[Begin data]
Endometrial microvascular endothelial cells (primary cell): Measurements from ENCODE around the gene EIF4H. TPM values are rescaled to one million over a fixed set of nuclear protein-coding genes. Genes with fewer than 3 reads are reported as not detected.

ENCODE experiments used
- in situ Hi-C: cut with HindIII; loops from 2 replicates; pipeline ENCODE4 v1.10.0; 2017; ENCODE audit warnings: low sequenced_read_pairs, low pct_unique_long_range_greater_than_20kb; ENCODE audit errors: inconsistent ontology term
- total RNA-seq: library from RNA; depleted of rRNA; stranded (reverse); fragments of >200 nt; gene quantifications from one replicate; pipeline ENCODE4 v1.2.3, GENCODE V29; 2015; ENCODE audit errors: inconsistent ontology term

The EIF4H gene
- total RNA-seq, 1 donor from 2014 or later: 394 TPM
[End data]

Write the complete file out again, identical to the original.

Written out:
Endometrial microvascular endothelial cells (primary cell): Measurements from ENCODE around the gene EIF4H. TPM values are rescaled to one million over a fixed set of nuclear protein-coding genes. Genes with fewer than 3 reads are reported as not detected.

ENCODE experiments used
- in situ Hi-C: cut with HindIII; loops from 2 replicates; pipeline ENCODE4 v1.10.0; 2017; ENCODE audit warnings: low sequenced_read_pairs, low pct_unique_long_range_greater_than_20kb; ENCODE audit errors: inconsistent ontology term
- total RNA-seq: library from RNA; depleted of rRNA; stranded (reverse); fragments of >200 nt; gene quantifications from one replicate; pipeline ENCODE4 v1.2.3, GENCODE V29; 2015; ENCODE audit errors: inconsistent ontology term

The EIF4H gene
- total RNA-seq, 1 donor from 2014 or later: 394 TPM